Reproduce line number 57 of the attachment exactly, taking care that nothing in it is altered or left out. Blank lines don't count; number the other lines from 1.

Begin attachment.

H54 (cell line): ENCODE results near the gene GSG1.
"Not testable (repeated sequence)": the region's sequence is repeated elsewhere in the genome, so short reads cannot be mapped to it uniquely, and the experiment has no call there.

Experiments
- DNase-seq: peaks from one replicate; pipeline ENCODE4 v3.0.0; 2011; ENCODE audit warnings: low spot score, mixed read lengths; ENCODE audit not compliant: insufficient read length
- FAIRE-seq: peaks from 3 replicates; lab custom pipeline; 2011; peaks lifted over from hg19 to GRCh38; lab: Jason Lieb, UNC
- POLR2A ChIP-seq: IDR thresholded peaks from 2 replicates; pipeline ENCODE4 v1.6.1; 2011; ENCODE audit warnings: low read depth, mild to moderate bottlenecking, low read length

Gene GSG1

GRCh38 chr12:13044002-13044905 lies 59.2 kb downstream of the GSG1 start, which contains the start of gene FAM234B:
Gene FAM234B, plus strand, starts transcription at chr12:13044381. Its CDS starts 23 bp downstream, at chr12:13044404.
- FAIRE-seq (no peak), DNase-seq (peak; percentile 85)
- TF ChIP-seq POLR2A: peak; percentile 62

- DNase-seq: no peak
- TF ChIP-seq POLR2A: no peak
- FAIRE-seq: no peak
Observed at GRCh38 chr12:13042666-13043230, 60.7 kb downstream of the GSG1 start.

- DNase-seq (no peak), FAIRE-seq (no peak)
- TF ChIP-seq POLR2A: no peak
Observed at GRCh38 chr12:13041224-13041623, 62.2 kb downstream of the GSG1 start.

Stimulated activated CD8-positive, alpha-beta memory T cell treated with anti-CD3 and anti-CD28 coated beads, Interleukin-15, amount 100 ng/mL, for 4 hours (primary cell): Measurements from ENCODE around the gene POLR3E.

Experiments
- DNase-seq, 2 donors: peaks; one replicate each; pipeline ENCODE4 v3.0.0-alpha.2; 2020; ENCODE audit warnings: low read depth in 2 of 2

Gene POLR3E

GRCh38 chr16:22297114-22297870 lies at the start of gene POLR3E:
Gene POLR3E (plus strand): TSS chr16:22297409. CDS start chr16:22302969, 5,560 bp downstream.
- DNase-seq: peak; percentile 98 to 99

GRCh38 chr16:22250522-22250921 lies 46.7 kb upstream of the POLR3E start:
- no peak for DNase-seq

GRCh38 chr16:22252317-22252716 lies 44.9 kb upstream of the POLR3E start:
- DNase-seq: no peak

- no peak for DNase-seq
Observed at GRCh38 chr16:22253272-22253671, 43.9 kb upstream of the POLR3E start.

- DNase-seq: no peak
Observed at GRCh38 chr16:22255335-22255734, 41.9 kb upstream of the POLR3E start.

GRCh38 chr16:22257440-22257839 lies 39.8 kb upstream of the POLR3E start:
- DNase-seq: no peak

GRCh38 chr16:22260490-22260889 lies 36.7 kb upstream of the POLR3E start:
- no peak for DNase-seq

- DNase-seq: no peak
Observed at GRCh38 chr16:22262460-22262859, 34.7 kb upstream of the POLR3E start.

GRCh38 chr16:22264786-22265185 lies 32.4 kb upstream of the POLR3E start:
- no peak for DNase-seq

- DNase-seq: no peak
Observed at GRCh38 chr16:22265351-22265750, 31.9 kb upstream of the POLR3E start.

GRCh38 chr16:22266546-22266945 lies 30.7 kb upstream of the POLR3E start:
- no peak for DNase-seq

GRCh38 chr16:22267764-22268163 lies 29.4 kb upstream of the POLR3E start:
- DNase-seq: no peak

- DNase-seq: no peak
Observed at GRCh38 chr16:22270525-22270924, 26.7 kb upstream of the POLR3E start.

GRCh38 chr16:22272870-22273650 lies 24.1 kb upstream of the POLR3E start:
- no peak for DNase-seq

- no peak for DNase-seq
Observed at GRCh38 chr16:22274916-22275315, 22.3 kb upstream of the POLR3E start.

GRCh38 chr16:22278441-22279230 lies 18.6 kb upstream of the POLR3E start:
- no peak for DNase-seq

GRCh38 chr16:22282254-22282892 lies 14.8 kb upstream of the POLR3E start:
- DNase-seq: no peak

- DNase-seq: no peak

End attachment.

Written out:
- DNase-seq: no peak